Chinese technology poses major risk – GCHQ Chief – bbc.com

Chinese technology poses a major risk to the UK's security and prosperity, the head of GCHQ has said.
In a lecture, Sir Jeremy Fleming said China's leadership was using technology to secure control at home and abroad.
He argued that this was an urgent problem that needed to be addressed by the UK and allies.
He also said Russia's military was exhausted but there were no signs yet of nuclear weapons use.
China has deliberately and patiently set out to gain "strategic advantage by shaping the world's technology ecosystem", the head of the intelligence agency told an audience at the Royal United Service Institute for its annual security lecture.
Sir Jeremy argued the Chinese Communist Party was aiming to manipulate the technology that underpins people's lives to embed its influence at home and abroad and provide opportunities for surveillance.
He warned China was seeking to create "client economies and governments" by exporting technology to countries around the world, and said these countries risked "mortgaging the future" by buying in Chinese technology with "hidden costs".
He pointed to a series of examples including:
But the intelligence chief said he would not stop children using TikTok – which is owned by Chinese firm ByteDance – although he said young people should be more aware of their personal data and how it could be shared.
"No, I wouldn't (stop children from using TikTok), but I would speak to my child about the way in which they think about their personal data on their device," he told BBC Radio 4's Today programme in advance of the lecture.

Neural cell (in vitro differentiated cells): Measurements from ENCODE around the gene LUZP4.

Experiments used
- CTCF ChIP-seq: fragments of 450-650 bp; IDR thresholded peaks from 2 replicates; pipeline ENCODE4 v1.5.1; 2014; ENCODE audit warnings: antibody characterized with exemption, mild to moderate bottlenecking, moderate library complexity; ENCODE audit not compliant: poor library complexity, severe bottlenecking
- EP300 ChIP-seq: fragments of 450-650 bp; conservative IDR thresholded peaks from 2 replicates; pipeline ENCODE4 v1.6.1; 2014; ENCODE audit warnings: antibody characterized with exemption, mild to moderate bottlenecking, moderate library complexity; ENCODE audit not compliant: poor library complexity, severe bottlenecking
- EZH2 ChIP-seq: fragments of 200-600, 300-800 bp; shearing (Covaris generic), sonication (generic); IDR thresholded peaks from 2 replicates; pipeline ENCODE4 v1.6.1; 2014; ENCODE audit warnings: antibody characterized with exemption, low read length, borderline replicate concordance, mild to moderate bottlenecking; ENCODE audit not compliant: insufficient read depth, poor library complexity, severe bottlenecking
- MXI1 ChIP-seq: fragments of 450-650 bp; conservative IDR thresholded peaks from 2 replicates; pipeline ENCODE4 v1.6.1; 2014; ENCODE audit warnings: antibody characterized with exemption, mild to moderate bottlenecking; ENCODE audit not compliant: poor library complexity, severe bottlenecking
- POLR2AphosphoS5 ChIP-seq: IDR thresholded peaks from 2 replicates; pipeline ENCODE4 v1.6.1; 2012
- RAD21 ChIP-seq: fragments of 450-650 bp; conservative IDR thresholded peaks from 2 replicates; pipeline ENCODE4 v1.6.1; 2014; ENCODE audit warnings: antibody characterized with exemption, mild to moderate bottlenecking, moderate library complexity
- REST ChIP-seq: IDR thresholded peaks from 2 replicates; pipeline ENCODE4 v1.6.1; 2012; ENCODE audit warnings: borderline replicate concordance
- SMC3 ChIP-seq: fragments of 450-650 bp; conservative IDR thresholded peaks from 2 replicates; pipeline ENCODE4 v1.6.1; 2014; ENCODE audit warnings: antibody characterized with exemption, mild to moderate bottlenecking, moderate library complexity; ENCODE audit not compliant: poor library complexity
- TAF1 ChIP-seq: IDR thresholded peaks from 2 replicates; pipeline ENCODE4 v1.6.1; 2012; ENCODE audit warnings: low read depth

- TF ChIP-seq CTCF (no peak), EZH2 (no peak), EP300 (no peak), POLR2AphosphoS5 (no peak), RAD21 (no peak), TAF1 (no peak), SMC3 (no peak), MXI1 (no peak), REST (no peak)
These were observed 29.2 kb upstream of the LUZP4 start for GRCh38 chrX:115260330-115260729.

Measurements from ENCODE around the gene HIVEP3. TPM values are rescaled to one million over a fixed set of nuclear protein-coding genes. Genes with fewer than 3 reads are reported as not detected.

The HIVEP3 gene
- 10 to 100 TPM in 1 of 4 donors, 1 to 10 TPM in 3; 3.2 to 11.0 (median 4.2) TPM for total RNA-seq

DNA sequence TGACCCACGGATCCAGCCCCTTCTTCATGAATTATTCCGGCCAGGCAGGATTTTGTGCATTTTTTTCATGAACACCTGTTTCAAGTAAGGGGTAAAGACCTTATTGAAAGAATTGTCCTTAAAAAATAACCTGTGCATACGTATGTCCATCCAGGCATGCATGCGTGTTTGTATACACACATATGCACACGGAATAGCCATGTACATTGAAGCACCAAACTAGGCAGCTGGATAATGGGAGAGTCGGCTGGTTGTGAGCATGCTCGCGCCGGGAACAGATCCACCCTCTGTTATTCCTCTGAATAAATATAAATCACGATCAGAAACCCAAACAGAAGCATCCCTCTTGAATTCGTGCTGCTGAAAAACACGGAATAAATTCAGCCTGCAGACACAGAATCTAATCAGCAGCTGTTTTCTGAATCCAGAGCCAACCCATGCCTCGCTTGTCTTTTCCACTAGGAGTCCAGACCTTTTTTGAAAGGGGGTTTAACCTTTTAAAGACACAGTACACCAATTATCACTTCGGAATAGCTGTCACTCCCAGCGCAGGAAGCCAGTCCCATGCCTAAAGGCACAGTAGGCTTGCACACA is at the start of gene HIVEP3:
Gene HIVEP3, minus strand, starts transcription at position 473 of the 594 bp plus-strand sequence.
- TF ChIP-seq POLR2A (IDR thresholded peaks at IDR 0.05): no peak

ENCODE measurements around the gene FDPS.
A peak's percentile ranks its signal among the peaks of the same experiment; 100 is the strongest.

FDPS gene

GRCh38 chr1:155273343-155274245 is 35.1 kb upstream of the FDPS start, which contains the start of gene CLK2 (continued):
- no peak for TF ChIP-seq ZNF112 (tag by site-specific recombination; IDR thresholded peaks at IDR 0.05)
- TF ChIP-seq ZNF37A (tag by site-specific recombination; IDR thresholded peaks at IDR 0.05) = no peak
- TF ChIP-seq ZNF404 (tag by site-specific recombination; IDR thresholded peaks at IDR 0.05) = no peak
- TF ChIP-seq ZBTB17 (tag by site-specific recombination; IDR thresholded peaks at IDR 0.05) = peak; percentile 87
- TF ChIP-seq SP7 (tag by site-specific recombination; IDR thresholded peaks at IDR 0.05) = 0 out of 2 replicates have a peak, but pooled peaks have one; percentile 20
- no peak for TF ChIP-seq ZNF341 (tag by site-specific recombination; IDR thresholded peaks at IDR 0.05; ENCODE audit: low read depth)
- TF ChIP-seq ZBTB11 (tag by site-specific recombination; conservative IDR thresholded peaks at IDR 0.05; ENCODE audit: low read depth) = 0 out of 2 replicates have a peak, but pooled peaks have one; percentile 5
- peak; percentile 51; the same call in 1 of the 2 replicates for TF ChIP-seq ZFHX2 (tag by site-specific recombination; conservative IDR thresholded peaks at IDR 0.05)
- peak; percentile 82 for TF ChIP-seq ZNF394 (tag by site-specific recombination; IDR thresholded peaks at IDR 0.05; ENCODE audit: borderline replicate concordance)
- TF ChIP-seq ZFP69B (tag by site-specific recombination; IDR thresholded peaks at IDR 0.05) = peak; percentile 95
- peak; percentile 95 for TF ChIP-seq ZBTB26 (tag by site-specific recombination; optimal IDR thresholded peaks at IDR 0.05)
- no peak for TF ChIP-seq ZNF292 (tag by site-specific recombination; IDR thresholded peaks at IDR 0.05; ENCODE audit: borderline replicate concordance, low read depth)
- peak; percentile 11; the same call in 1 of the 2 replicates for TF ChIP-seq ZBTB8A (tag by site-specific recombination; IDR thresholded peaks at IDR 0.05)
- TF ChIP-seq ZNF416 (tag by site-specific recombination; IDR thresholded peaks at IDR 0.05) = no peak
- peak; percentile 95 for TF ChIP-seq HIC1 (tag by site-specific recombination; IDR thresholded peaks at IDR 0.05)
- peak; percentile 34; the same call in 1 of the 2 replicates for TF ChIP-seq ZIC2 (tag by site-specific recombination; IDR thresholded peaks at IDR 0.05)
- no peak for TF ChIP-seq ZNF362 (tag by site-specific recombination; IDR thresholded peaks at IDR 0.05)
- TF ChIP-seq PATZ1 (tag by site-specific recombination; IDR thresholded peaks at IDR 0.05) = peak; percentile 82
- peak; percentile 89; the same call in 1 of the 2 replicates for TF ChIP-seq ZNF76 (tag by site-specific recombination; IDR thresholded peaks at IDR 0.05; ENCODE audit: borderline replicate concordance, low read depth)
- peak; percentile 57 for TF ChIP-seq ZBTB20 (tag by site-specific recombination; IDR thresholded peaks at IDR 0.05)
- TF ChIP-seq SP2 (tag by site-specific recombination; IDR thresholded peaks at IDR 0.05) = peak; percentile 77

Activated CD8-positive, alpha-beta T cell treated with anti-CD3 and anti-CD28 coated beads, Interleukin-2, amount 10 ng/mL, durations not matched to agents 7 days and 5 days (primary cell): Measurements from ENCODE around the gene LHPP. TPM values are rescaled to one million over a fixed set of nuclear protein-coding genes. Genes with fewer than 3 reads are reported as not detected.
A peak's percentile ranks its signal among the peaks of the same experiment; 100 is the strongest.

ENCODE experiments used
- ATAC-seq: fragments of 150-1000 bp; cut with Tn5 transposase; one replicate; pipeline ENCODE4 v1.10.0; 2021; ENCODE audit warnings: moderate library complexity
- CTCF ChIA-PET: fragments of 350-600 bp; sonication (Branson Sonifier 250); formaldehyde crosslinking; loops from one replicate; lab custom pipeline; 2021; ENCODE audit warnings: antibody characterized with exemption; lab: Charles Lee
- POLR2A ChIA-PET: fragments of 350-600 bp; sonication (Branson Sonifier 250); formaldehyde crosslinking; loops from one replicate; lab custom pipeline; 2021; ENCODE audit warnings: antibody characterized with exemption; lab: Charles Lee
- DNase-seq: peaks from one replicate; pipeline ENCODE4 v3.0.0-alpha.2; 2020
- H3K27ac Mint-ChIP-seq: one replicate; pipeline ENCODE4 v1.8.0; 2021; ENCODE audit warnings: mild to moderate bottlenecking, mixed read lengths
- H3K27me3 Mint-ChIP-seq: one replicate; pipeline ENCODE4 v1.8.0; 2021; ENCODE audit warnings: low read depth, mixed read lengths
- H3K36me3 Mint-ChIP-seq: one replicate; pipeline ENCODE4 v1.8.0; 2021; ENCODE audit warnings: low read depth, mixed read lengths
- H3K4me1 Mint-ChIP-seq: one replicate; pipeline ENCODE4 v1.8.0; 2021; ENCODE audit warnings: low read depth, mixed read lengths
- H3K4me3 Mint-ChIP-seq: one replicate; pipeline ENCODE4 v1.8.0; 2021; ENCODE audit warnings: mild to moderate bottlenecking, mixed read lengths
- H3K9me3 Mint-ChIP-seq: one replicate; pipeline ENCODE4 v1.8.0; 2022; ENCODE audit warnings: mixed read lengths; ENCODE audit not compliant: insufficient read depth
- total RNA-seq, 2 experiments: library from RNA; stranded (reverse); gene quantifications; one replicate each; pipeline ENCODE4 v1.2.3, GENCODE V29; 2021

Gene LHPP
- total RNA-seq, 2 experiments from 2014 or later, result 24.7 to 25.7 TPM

"I think it's really important from a very early age that we understand that there is no free good here. When we are using these services we are exchanging our data for that and if it's proportionate and we're happy with the way that data is safeguarded then that's great.
"Make the most of that, make those videos, use TikTok – but just think before you do," he added.
Chinese control of future technology is not inevitable though, he said, adding: "Our future strategic tech advantage rests on what we do as a community next."
Sir Jeremy, who runs the agency which monitors communications and cyberspace, also called for a "grown-up" conversation about collaboration with China at UK universities.
There has been controversy over some educational institutions carrying out joint projects with Chinese counterparts with defence or surveillance ties.
He said the UK should continue to welcome students from China but "be really clear on the areas of technology where we will require additional safeguards". Areas like artificial intelligence and quantum computing were particularly important, he told the audience.
His remarks also addressed Russia's invasion of Ukraine. He said Russia's military was "exhausted" and that it was running out of supplies and ammunition.
He argued that the mobilisation of prisoners and inexperienced men "speaks of a desperate situation" – and criticised President Putin as making mistakes.
Speaking on Radio 4's Today programme about the state of the Russian military, Sir Jeremy said it was "running short of munitions" and "is certainly running short of friends".
He said that Russian missile strikes in recent days were not an escalation in terms of the types of weapons being used.
But he warned that the missile attacks on targets across Ukraine on Monday showed Russia was still "very capable" of causing damage.
He added: "Russia's military machine can launch weapons, it has deep stocks and expertise. And yet, it is very broadly stretched in Ukraine."
On concerns over the use of tactical nuclear weapons, he said in response to questions after his lecture that any talk of their use was "extremely dangerous" but that their use still appeared "hopefully a long way off".
He also said he believed the UK and its allies would have a "good chance" of spotting any preparations, although there were never any guarantees.
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